NSF grant funds “flipped learning”

Engaging engineering students in the development of low-cost, high-efficiency solar cells through innovative instruction is the focus of a National Science Foundation (NSF) grant awarded Swanson School of Engineering faculty members.

Paul W. Leu, industrial engineering; Guangyong Li, electrical engineering; Jung-kun Lee, materials science, and Sam Spiegel, chair of the disciplinary literacy in science team and associate director of outreach and development, are conducting the research. The project was developed with help from the Engineering Education Research Center, directed by Mary Besterfield-Sacre.

The project, “Flipping Learning Models to Illuminate Nanomanufacturing and Nanomaterials for Photovoltaics,” will establish an interdisciplinary education and research framework to prepare future engineers to take on the challenge of manufacturing low-cost, high-efficiency solar cells through the scalable integration of nanomaterials.

“Flipped learning” is a method of teaching that utilizes the Internet to leverage learning skills. Rather than being lectured to in a class and then completing homework, students first study a given topic online, then return to the classroom or laboratory to apply the knowledge to solve problems. The students work alone or in groups while the instructor provides guidance but not immediate solutions.

The grant will include high school and undergraduate students, as well as minority populations.

According to the grant abstract, given the critical role of nanotechnology in next-generation photovoltaics and the need for educational programs to prepare future engineers to develop new innovations for this application, the principal investigators propose to develop an interdisciplinary education and research framework for illuminating photovoltaic devices, nanomanufacturing, and nanomaterial concepts and experimental practices.


Lymph nodes provide home for variety of cells, tissues

Lymph nodes can provide a suitable home for a variety of cells and tissues from other organs, suggesting that a cell-based alternative to whole organ transplantation might one day be feasible, according to researchers at the  School of Medicine and the McGowan Institute for Regenerative Medicine.

In a report published online in Nature Biotechnology, the research team showed for the first time that liver cells, thymus tissue and insulin-producing pancreatic islet cells, in an animal model, can thrive in lymph nodes despite being displaced from their natural sites.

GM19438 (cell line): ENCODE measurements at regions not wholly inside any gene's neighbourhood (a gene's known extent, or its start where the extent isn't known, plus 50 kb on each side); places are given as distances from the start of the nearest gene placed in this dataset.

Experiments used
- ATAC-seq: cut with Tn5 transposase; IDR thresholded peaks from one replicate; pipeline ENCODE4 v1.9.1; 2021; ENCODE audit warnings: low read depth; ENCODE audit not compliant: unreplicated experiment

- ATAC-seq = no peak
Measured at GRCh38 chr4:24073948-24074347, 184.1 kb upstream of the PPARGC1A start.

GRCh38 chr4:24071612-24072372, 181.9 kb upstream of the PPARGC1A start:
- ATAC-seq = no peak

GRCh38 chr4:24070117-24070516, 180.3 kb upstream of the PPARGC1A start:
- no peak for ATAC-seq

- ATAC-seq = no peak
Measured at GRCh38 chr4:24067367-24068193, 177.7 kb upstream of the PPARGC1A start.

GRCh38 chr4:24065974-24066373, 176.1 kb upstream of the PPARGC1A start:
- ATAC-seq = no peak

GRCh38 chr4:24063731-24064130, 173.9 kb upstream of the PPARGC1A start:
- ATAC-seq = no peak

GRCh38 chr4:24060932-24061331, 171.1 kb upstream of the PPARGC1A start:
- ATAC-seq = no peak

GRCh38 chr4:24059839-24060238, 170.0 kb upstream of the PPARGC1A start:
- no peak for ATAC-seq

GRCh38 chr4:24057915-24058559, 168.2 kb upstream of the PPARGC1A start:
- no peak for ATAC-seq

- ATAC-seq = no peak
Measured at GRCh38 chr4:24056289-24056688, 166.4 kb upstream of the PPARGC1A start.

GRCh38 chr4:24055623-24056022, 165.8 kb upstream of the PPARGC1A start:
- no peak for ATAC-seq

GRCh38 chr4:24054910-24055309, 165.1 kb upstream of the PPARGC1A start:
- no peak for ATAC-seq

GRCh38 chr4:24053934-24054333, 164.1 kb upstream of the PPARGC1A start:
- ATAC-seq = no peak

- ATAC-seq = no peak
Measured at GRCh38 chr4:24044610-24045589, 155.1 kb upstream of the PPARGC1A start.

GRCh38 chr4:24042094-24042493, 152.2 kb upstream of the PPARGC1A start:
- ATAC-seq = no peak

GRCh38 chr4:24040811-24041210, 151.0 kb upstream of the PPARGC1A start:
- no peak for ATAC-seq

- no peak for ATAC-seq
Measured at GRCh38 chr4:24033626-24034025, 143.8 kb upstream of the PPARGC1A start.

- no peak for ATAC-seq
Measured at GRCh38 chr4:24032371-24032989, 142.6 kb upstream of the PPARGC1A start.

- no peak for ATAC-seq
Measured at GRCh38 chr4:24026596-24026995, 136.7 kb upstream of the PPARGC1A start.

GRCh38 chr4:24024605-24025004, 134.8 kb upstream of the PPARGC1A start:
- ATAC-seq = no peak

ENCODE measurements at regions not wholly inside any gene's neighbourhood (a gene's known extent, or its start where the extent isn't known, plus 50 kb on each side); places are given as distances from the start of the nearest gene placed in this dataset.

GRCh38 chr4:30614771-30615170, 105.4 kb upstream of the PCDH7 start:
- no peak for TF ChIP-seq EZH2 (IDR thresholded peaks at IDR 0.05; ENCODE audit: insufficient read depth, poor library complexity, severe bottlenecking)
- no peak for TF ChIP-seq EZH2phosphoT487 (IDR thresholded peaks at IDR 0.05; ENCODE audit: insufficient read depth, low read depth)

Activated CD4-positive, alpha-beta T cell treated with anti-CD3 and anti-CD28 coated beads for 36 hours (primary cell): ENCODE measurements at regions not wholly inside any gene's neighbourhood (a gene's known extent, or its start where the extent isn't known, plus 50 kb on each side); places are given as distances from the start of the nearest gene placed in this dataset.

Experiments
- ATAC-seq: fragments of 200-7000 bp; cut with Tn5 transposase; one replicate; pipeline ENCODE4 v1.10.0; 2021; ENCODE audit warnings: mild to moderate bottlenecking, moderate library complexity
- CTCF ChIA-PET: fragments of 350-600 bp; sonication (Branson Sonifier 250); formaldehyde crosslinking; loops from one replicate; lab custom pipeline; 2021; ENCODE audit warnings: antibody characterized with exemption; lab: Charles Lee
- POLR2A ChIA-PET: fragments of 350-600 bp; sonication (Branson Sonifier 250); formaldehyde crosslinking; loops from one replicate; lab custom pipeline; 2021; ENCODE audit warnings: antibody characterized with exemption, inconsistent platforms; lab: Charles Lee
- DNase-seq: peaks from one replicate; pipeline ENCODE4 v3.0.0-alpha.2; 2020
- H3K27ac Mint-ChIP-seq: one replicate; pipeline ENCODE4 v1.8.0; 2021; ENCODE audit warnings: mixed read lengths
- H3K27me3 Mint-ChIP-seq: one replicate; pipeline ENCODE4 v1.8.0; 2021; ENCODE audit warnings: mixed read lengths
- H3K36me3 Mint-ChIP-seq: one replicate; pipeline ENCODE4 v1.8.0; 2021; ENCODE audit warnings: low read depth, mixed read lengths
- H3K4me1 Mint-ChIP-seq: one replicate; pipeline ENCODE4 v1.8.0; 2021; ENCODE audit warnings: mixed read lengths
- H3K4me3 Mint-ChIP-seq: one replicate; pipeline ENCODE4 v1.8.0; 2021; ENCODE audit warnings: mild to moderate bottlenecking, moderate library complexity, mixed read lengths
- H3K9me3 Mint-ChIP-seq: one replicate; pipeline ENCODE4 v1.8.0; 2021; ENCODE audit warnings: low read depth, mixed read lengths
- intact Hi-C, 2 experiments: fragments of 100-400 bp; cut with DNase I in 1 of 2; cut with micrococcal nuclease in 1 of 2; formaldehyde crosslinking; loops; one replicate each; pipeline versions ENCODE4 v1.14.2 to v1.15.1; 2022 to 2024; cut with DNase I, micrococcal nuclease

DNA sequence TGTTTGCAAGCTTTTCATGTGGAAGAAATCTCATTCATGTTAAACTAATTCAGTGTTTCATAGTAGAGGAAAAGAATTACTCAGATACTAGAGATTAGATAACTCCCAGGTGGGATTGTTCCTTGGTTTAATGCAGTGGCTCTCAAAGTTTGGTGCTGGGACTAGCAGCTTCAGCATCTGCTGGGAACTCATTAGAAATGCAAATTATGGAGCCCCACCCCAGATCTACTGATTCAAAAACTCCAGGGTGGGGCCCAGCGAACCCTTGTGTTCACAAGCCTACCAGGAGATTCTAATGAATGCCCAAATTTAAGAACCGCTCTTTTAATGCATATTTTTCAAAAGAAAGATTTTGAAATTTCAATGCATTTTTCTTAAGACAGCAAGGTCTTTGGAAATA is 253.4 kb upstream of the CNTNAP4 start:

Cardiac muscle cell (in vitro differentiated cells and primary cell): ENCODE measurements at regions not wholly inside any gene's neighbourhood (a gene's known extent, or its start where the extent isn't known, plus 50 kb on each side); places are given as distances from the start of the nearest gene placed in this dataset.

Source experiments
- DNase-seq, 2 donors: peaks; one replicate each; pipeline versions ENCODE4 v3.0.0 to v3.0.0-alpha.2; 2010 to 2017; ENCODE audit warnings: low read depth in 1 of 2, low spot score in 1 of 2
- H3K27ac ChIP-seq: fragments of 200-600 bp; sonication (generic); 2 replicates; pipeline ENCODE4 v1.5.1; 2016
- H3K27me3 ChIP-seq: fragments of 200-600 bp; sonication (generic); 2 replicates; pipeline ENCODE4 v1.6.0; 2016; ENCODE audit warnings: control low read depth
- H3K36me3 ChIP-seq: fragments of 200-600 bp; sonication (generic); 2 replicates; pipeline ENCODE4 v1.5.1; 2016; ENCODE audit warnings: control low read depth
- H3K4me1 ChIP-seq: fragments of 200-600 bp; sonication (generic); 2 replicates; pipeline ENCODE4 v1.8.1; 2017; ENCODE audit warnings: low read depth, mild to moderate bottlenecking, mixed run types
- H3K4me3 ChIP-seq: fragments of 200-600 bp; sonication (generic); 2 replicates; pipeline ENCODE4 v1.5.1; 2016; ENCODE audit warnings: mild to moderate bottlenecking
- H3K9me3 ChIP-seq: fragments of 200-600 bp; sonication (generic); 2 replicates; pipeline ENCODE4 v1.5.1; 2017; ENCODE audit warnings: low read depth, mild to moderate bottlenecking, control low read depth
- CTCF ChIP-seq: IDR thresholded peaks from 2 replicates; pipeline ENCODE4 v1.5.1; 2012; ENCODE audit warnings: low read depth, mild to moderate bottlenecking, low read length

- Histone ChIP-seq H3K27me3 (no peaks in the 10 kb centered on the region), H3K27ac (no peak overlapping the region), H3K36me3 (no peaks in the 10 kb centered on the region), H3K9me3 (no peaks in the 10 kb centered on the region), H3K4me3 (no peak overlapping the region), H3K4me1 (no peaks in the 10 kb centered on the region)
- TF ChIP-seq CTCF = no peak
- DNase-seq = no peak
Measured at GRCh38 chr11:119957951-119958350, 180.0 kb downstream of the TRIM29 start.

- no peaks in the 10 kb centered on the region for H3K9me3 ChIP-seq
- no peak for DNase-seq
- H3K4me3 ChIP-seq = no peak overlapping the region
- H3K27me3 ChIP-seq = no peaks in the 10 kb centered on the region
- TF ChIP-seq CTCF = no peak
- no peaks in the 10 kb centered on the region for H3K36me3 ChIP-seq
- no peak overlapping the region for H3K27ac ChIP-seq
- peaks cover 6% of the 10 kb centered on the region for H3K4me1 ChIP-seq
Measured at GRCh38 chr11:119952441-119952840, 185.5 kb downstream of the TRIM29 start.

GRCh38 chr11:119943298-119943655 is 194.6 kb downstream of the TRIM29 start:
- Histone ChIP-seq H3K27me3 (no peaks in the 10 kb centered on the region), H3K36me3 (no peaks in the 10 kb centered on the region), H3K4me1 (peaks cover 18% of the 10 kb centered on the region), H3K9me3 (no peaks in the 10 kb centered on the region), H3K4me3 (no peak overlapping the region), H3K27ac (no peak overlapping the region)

Hepatitis virus infection, alcoholic cirrhosis and other diseases can cause so much damage that liver transplantation is the only way to save the patient, noted senior investigator Eric Lagasse, pathology. Children with DiGeorge syndrome lack functional thymus glands to produce essential immune cells, and diabetes can be cured with a pancreas transplant.

“However, the scarcity of donor organs means many people will not survive the wait for transplantation,” said Lagasse. “Cell therapies are being explored, but introducing cells into tissue already ravaged by disease decreases the likelihood of successful engraftment and restoration of function.”

His team tested the possibility of using lymph nodes, which are abundant and have a rich blood supply, as a new home for cells from other organs in what is called an “ectopic” transplant. They injected healthy liver cells from a genetically-identical donor animal into lymph nodes of mice at various locations. The result was an enlarged, liver-like node that functioned akin to the liver; in fact, a single hepatized lymph node rescued mice that were in danger of dying from a lethal metabolic liver disease. Likewise, thymus tissue transplanted into the lymph node of mice that lacked the organ generated functional immune systems, and pancreatic islet cell transplants restored normal blood sugar control in diabetic animals.

“Our goal is … to provide sufficient cell mass to stabilize liver function and sustain the patient’s life,” Lagasse said. “That could buy time until a donor organ can be transplanted. Perhaps, in some cases, ectopic cell transplantation in the lymph node might allow the diseased organ to recover.”

Co-authors of the paper included Junji Komori, Lindsey Boone and Aaron DeWard, all of the Department of Pathology and the McGowan Institute, and Toshitaka Hoppo of the McGowan Institute.

NIH funded the project.


The University Times Research Notes column reports on funding awarded to Pitt researchers as well as findings arising from University research.